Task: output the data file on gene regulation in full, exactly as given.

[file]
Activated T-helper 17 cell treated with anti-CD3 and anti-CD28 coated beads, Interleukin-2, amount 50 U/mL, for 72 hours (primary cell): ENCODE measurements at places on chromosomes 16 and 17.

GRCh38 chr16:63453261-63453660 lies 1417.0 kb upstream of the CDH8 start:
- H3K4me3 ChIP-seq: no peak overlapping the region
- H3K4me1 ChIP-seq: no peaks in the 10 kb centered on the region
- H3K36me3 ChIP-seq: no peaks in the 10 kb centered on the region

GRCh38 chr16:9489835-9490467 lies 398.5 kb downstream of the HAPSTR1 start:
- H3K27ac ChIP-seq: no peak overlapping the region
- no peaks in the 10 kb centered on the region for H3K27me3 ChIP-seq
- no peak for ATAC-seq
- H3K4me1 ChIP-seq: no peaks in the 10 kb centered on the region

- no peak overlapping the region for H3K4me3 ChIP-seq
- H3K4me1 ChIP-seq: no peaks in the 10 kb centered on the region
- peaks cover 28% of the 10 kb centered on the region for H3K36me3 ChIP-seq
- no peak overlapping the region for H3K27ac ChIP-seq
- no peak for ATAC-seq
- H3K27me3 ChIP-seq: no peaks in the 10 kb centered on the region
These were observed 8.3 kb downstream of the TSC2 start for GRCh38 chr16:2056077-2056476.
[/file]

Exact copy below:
Activated T-helper 17 cell treated with anti-CD3 and anti-CD28 coated beads, Interleukin-2, amount 50 U/mL, for 72 hours (primary cell): ENCODE measurements at places on chromosomes 16 and 17.

GRCh38 chr16:63453261-63453660 lies 1417.0 kb upstream of the CDH8 start:
- H3K4me3 ChIP-seq: no peak overlapping the region
- H3K4me1 ChIP-seq: no peaks in the 10 kb centered on the region
- H3K36me3 ChIP-seq: no peaks in the 10 kb centered on the region

GRCh38 chr16:9489835-9490467 lies 398.5 kb downstream of the HAPSTR1 start:
- H3K27ac ChIP-seq: no peak overlapping the region
- no peaks in the 10 kb centered on the region for H3K27me3 ChIP-seq
- no peak for ATAC-seq
- H3K4me1 ChIP-seq: no peaks in the 10 kb centered on the region

- no peak overlapping the region for H3K4me3 ChIP-seq
- H3K4me1 ChIP-seq: no peaks in the 10 kb centered on the region
- peaks cover 28% of the 10 kb centered on the region for H3K36me3 ChIP-seq
- no peak overlapping the region for H3K27ac ChIP-seq
- no peak for ATAC-seq
- H3K27me3 ChIP-seq: no peaks in the 10 kb centered on the region
These were observed 8.3 kb downstream of the TSC2 start for GRCh38 chr16:2056077-2056476.